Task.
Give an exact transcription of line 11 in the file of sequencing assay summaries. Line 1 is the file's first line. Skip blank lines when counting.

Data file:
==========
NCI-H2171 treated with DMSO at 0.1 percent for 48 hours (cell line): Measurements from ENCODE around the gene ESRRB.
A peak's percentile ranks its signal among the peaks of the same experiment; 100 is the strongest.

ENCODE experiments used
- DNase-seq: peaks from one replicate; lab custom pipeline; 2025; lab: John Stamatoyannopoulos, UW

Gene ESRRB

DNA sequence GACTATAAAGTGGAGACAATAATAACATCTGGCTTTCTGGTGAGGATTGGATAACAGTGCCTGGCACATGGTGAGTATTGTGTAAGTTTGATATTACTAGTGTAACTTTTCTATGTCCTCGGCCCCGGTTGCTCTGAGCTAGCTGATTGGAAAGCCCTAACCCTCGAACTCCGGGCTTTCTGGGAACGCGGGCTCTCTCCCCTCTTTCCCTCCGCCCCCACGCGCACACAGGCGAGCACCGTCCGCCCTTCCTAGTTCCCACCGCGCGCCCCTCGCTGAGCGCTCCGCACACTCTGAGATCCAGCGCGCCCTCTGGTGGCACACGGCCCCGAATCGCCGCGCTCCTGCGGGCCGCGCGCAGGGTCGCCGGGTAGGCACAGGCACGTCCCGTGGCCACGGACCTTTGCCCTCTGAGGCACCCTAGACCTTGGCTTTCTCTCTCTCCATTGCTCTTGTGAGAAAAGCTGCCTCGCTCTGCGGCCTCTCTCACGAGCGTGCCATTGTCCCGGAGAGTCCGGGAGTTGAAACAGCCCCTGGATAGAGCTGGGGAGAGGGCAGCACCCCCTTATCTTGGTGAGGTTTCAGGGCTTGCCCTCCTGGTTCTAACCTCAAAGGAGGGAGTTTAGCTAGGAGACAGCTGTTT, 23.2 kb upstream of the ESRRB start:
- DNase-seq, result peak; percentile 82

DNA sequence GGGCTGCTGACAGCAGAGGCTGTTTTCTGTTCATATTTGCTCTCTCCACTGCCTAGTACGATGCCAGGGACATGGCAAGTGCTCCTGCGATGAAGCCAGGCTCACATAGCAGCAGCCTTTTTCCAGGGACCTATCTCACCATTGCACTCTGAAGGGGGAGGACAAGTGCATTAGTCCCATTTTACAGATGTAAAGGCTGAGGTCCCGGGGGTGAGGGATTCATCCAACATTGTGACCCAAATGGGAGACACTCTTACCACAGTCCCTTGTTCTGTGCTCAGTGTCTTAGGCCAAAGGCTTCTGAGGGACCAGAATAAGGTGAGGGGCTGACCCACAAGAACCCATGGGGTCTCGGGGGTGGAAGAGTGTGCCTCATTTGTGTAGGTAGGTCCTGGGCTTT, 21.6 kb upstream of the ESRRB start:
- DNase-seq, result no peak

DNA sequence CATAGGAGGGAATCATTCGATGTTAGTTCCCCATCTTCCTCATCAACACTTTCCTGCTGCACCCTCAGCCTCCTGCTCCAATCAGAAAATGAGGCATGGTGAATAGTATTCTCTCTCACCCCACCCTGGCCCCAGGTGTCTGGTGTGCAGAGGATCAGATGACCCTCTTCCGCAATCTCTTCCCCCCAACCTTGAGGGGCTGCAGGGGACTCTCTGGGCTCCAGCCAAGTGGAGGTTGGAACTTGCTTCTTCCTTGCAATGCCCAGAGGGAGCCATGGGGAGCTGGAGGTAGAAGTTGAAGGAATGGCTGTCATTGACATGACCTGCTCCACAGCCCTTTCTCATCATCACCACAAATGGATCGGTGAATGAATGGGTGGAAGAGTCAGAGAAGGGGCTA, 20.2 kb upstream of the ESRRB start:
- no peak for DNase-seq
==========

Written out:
- no peak for DNase-seq